involuntariness


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in·vol·un·tar·y

 (ĭn-vŏl′ən-tĕr′ē)
adj.
1. Acting or done without or against one's will: an involuntary participant in what turned out to be an argument.
2. Not subject to control of the volition: gave an involuntary start.

in·vol′un·tar′i·ly (-târ′ə-lē) adv.
in·vol′un·tar′i·ness n.
ThesaurusAntonymsRelated WordsSynonymsLegend:
Noun1.involuntariness - the trait of being unwillinginvoluntariness - the trait of being unwilling; "his unwillingness to cooperate vetoed every proposal I made"; "in spite of our warnings he plowed ahead with the involuntariness of an automaton"
disposition, temperament - your usual mood; "he has a happy disposition"
disinclination, hesitancy, hesitation, indisposition, reluctance - a certain degree of unwillingness; "a reluctance to commit himself"; "his hesitancy revealed his basic indisposition"; "after some hesitation he agreed"
resistance - (psychiatry) an unwillingness to bring repressed feelings into conscious awareness
References in classic literature ?
In these words the Socratic doctrine of the involuntariness of evil is clearly intended to be conveyed.
The involuntariness of the figures and similes is the most remarkable thing; one loses all perception of what constitutes the figure and what constitutes the simile; everything seems to present itself as the readiest, the correctest and the simplest means of expression.
The court further concluded that the "use of deceptive techniques [was] significantly more indicative of involuntariness where, as here, the subject is a 13-year-old adolescent.
More recently, apparentism is defended by David Wolfsdorf, "Desire for the Good in Meno 77b2-78b6," Classical Quarterly 56 (2006): 77-92; Kevin McTighe, "Socrates on Desire for the Good and the Involuntariness of Wrongdoing: Gorgias 466a-468e," Phronesis 29 (1984): 193-236; and Rachel Barney, "Plato on the Desire for the Good," in Desire Practical Reason and the Good, ed.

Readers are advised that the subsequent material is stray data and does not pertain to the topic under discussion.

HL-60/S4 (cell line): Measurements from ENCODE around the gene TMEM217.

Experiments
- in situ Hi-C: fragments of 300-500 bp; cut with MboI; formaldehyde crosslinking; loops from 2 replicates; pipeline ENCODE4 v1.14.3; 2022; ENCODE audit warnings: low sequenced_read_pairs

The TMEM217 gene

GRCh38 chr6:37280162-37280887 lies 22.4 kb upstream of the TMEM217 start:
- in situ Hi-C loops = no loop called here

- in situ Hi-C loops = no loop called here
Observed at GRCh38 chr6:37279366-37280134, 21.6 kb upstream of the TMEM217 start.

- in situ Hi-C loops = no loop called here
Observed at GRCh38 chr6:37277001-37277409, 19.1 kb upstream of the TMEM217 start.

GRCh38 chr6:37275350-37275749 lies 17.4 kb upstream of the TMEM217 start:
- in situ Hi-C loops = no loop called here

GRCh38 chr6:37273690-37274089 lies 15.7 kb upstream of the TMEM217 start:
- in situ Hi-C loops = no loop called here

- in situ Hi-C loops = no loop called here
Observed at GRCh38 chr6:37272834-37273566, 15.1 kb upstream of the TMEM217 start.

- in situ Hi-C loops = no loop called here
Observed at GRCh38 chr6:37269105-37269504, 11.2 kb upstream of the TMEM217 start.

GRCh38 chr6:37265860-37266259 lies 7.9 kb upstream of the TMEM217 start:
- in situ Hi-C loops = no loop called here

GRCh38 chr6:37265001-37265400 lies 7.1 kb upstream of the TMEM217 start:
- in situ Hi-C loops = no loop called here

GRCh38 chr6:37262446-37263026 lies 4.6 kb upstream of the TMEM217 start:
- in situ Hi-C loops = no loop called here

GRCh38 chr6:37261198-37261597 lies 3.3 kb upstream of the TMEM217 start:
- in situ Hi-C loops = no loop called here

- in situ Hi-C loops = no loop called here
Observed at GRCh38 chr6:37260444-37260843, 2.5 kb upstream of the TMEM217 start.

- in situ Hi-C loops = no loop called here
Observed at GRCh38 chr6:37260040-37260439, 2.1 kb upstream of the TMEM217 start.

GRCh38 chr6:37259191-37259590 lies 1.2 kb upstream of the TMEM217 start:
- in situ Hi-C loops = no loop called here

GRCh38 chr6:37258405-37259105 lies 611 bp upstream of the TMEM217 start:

The involuntariness factor also addresses a persistent slippery
Perez would have satisfied neither the involuntariness requirement nor the reinvestment requirement of [section] 1033.
Herman, supra note 42, at 499 ("Between 1936 and 1964, the Court gave the confession rule its greatest development and direction by deciding more than thirty state cases involving claims of involuntariness.
Compared to the psychiatric disorder group, the dual diagnosis group had significantly more conduct disorders, social problems, involuntariness in the visit, less hospital admissions and less connection with the healthcare network.
In contrast, the distinction between duress and necessity continues in Canadian criminal law, with the SCC recently confirming that "although both [defences are] categorized as excuses rooted in the notion of moral or normative involuntariness, [they] target different types of situations".
what constituted involuntariness, by deciding that confessions secured
Eskov VM, Khadartsev AA, Eskov VV, Filatova OE (2013) Quantitative registration of the degree of the voluntariness and involuntariness (of the chaos) in biomedical systems.
Korobkin, supra note 3, at 1266 ("Courts also sometimes find involuntariness sufficient to support a finding of procedural unconscionability when the buyer is poor, uneducated, or unsophisticated relative to the seller.